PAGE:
Backup or storage replication option

I have a server with about 20TB of data connected to Dell EqualLogic enclosure. For the backup/recovery option.  Is it better to get the 2nd similar enclosure and replicate the the primary or have a normal disk-to-disk backup option?  
With storage replication I can just connect to the server in case the primary corrupts and faster to connect then just to recover from the backup?
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Tiras25Asked:
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Aaron TomoskySD-WAN SimplifiedCommented:
I think you answered your own question ;)
If its replicated you can just connecte to it in case of a failure. No real benefit to doing it the other way

A third option is to replate the server as well in the remote location. Now you have full dr
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Tiras25Author Commented:
My concerns are:
1 - the price.  Its most likely be more pricey.
2 - if the data gets corrupted on the primary store, it will be replicated to the 2nd also.  

The server doesn't have internal storage at all. It boots off the LUN volume so it the data store also..
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Aaron TomoskySD-WAN SimplifiedCommented:
The issue I see with backup style is that you actually need more storage for versioning...so it may actually cost more.
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pgm554Commented:
>2 - if the data gets corrupted on the primary store, it will be replicated to the 2nd also.  

That's what CDP snapshots are for..

You got corruption,you roll back the snapshot to a earlier snapshot.

See:

http://eval.symantec.com/mktginfo/enterprise/white_papers/b-techbrief_nbu_snapshots_replction_cdp_WP-20719041.en-us.pdf 
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maytrixCommented:
You really need to consider all the goals that you are looking to achieve.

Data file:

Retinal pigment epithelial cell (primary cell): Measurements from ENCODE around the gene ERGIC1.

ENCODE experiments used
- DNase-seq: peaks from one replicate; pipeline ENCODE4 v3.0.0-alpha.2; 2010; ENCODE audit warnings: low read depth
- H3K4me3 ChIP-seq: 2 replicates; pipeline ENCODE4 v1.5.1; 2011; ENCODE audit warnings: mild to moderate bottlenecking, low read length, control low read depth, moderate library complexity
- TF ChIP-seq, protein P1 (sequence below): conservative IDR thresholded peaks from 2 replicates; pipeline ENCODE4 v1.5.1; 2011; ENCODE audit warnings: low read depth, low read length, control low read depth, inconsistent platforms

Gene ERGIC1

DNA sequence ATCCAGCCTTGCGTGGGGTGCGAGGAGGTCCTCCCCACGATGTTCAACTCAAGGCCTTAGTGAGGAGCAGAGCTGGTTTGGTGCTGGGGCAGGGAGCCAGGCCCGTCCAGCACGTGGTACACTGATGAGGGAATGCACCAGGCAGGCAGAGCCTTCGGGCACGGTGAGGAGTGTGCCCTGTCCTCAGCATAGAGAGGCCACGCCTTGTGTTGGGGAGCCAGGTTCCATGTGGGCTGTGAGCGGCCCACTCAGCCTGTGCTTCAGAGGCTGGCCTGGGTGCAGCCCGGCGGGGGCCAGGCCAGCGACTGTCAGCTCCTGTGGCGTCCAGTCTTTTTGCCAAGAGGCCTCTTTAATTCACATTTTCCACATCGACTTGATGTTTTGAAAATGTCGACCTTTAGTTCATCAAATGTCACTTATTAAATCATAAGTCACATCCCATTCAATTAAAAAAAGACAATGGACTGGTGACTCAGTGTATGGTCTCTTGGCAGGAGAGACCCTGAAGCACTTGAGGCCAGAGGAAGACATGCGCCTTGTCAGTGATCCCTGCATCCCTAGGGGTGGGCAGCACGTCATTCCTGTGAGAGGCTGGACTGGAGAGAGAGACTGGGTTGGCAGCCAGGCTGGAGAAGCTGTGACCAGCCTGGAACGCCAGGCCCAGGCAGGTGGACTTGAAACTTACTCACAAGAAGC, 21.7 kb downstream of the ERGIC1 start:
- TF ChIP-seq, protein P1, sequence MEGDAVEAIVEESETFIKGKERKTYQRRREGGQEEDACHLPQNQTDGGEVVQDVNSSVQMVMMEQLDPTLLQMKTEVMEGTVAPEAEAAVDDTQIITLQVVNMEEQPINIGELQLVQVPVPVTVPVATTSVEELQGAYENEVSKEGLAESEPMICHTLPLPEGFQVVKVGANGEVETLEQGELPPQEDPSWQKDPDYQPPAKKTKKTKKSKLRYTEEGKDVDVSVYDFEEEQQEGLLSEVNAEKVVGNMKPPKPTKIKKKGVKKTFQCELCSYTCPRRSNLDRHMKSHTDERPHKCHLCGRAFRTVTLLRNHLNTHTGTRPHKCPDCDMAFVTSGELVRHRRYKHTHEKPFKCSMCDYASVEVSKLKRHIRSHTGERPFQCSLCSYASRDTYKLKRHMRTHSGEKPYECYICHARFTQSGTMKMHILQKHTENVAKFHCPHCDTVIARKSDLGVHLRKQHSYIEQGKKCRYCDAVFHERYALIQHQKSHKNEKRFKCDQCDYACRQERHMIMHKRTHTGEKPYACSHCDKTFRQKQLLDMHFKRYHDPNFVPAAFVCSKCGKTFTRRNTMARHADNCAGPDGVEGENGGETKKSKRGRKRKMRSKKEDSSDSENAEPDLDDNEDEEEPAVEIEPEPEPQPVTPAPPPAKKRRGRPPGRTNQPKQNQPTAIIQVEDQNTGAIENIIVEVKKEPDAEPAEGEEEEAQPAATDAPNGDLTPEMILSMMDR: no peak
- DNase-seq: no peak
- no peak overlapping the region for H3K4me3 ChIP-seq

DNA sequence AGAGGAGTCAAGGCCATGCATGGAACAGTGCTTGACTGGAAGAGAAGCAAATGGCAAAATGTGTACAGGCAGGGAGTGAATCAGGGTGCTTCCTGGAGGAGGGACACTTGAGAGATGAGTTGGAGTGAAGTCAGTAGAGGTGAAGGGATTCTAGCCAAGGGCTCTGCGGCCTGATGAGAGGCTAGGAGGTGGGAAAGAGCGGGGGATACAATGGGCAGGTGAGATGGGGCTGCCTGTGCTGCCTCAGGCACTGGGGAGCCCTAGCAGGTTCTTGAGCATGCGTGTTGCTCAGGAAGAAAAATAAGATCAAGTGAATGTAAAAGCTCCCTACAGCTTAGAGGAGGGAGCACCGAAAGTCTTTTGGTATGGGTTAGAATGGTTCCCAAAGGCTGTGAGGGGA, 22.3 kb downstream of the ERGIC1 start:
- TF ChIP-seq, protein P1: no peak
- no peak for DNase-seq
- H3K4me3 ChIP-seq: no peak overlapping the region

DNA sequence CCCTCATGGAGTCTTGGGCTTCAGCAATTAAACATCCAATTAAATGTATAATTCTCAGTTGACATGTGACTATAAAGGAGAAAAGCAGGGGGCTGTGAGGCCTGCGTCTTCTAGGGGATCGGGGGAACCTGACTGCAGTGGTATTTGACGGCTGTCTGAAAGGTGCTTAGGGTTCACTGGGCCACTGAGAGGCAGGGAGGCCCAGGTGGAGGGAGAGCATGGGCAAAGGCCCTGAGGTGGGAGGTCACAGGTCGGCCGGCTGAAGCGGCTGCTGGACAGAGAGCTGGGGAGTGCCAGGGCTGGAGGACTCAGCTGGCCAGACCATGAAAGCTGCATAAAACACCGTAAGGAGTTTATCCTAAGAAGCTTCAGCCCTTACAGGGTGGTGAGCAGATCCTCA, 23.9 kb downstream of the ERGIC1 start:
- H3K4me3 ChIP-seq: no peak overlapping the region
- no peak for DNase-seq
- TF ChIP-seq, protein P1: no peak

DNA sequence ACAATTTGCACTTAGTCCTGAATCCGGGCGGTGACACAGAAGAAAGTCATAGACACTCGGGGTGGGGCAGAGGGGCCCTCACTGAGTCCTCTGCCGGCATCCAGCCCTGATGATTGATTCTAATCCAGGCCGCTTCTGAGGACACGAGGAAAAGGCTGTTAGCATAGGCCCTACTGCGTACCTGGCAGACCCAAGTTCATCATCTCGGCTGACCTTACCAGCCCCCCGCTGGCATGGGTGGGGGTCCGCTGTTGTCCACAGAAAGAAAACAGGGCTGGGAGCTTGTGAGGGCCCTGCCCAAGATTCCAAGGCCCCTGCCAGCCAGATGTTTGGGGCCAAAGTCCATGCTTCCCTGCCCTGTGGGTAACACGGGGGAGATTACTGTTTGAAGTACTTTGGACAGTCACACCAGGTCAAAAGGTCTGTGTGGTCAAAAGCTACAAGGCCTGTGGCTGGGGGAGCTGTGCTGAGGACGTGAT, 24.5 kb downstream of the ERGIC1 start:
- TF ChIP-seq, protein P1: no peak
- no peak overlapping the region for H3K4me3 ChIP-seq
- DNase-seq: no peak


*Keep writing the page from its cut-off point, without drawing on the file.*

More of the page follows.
Is it backups so if a user deletes a file they can recover it a month later?  Is it DR recovery so in the event there is a disaster with the primary SAN you can recover on the backup?  Are they both in the same location?

For backups, I'd look specifically for something that will handle backups.  I wouldn't rely on snapshots and/or replication for typical backups - that's not really what its designed for.  You also need to consider getting the data offsite in the event something happens to your location - I see no mention of a second site.
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madunixCommented:
I would go SAN replication, but before that you need to identify maximum allowable downtime i.e. RPO and RTO, when the maximum allowable downtime is determined, management will be much more inclined to defend the resources required to maintain the recovery facilities and plan as necessary  to enable recovery within the tolerance period.  By knowing the maximum allowable Information systems downtime, organization will either not over invest or under invest in recovery facilities such as hot and cold sites.

The RTOs (Recovery time objectives) are the acceptable time delay in availability of business operations, while RPO's (Reovery point objectives) are determined based on the acceptable data loss in case of disruption of operations. It indicates the earliest point in time to which it is acceptable to recover the data. RPO effectively quantifies permissible amount of data loss in case of interruption.

I did SAN to SAN replication synchronous over Darkfiber distance 5Km with zero lost data between 2 Data Centre's, but the main challenge in SAN replication is to have enough bandwidth such as dark fiber for replication between the Data Centre's. Note that incorrect entries, faults, virus in the system also will be replicated, I would recommend backup tapes on certain frequencies for the Data, so you can move back to the last known good data.
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Aaron TomoskySD-WAN SimplifiedCommented:
I think the confusing part is that we are thinking about this backwards. Instead of looking at the solution: replication vs backup, define the goals first. Then find a solution to meet those goals. Do you need to prevent data loss from accidental deletion? Hardware failure? Building burns down?
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